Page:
You're lost in the scroll again, and after losing 45-minutes looking through Instagram stories (like seriously, where did that time go?), you find yourself putting your phone down, looking around your room, and just feeling a general sense of "crappy."
Maybe your wardrobe is too cluttered. Maybe you hate the view from your window. Maybe you suddenly want to redecorate your house. Maybe you need to get outside, but there's nowhere you'd like to go. Maybe you feel like you need to lose weight. Maybe you hate the clothes you're wearing. Maybe you've stared at your Instagram grid and you aren't happy with anything you've posted recently.
And you're not sure where all these feelings came from, but they're definitely worse than they were 45 minutes ago...
I think we can all agree that social media is the black hole we get sucked into when it comes to comparing our lives to the lives of others. But let's be real here: humans have always struggled with this issue. Instagram and Pinterest have just made it 10000x worse because now we have 24/7 access to beautiful, curated "highlight" reels of people's lives.
But regardless of your religious beliefs, all you have to do is look at the Ten Commandments to see that one of them is "Thou shall not covet," which implies that our desire for our neighbour's life has been a loooong-seeded issue in the human heart. Like, way before iPhones were a thing. And none of us are truly immune (although if you find someone who has genuinely overcome comparison, please send them my number because I need to meet this Jedi-master).
So I'm going to start off with this: as much as I know, logically, what is right and true, even I can fall into the trap of comparison and have to dig myself out. I stand with you in this struggle, and I say this because I want you to know that I'm coming from a place of true contemplation and humility: I'm not trying to preach to you. I'm still learning as I go.
But in my time spent scrolling every day, I've started to slow down and actually analyse the thoughts that flip through my brain as fast as my thumb flips across a screen. And in taking my thoughts captive and truly acknowledging them for longer than a millisecond, I've realised something: I tell myself a lot of little lies every day. But the lies come and go so quickly, it's almost as if they've snuck themselves into my heart without me even noticing them. And there's a lot of danger in that. Subtle thoughts can often times be way more powerful than blatant ones.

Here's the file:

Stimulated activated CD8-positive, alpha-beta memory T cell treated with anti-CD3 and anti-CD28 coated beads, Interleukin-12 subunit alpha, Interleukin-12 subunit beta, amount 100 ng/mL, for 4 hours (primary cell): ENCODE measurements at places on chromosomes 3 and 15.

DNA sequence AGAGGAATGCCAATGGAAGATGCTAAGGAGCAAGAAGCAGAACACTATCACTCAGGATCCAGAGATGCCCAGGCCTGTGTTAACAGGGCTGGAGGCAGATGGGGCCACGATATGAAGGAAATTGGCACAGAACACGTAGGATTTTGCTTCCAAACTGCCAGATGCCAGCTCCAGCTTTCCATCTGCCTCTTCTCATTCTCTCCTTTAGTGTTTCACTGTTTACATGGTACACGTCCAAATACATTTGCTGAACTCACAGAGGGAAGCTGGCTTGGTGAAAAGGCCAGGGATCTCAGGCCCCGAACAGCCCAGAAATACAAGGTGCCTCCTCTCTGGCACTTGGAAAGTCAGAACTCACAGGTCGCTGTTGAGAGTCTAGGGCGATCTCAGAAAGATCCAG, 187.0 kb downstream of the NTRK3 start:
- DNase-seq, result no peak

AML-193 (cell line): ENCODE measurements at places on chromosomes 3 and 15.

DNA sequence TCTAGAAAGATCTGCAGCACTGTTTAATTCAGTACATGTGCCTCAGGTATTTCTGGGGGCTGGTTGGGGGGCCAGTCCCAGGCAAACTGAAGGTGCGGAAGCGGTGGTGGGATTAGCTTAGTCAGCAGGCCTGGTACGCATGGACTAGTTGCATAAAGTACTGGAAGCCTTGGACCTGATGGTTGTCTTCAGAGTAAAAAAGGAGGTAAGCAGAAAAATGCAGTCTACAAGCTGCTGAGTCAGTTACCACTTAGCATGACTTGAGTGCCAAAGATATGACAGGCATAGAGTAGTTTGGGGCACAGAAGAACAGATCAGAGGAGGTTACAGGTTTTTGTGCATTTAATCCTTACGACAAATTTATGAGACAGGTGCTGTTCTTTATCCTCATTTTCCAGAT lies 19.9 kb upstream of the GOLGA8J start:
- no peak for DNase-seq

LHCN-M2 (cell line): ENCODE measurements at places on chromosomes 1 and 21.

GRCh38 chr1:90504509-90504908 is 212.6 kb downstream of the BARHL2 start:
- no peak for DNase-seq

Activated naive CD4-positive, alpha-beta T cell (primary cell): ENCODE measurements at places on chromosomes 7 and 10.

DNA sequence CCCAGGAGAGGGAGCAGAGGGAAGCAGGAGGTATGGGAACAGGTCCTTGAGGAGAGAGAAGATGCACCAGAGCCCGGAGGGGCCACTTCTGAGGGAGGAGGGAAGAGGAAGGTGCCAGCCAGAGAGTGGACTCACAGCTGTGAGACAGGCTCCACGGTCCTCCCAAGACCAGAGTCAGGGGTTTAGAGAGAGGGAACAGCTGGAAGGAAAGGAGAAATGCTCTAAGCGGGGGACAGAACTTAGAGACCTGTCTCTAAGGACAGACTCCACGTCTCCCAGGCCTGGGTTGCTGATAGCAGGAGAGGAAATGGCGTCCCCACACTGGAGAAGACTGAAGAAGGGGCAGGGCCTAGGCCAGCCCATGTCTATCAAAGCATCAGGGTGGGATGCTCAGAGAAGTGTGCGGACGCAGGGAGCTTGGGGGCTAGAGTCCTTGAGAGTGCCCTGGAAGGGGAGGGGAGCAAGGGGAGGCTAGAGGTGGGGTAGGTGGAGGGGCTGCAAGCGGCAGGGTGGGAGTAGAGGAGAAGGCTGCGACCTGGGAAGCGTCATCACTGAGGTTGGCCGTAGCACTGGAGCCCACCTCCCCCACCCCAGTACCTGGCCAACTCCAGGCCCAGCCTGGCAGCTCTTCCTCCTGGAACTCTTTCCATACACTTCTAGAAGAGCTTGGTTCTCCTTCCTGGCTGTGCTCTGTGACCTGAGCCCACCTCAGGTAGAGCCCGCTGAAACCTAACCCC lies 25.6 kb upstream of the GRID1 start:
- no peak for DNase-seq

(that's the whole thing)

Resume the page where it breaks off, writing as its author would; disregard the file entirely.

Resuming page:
I'm an academic writing teacher at a university, and one of the things that I like to do with my students is teach them using metaphor. I talk about punctuation marks as if they were little people. I give them personalities to help my students visualise them and understand how they work and what their jobs are. So what if I did that now? With our thoughts?
Just play along with me here for a second:
I'm scrolling through Instagram, and I see a friend who I admire tell us about a new blog post that has received an overwhelming amount of engagement and praise. The photo in the post is of her sitting in her beautiful, clean, spacious house. It's styled in this cool, organic way with all of the furniture pieces that I drool over. She's wearing a gorgeous outfit in my favourite colours. She's got a beautiful figure and the outfit fits her just right. I look at her likes and comments, and she's got more engagement than I could ever dream of having. Then I read on, and I see that she's writing about something that is also very close to MY heart. And she's getting so much back from her people. They are drinking up her content and pouring back into her to feed her creativity. This post has obviously been a success for her, and that's awesome.
Now queue the thoughts: These thoughts are like little, tiny trolls that sneak into my mind when my focus is distracted. They whisper to me through lots of other noise so that their voices are nearly drowned out, but I hear the faint echo of what they're saying:
"You'll never get engagement like that."
"She's making way more money than you are."
"Her business is more successful."
"Her house is so perfect, I bet it never stresses her out."
"Why aren't you using the same marketing strategies that she's using?"
"Your body can never look that good."
"She seems to have everything sorted the way she wants it; SHE probably never envies other people."
"Your house is too small and cluttered to photograph in."
"You should spend more time growing on Pinterest."
"She's already written about the topic you care about, and she's probably done it better, so why even bother sharing your own writing or thoughts?"
"She's basically a more put-together version of you."
"Her aesthetic is prettier, that's probably why she gets more followers."
"Nobody wants to hear what you have to say."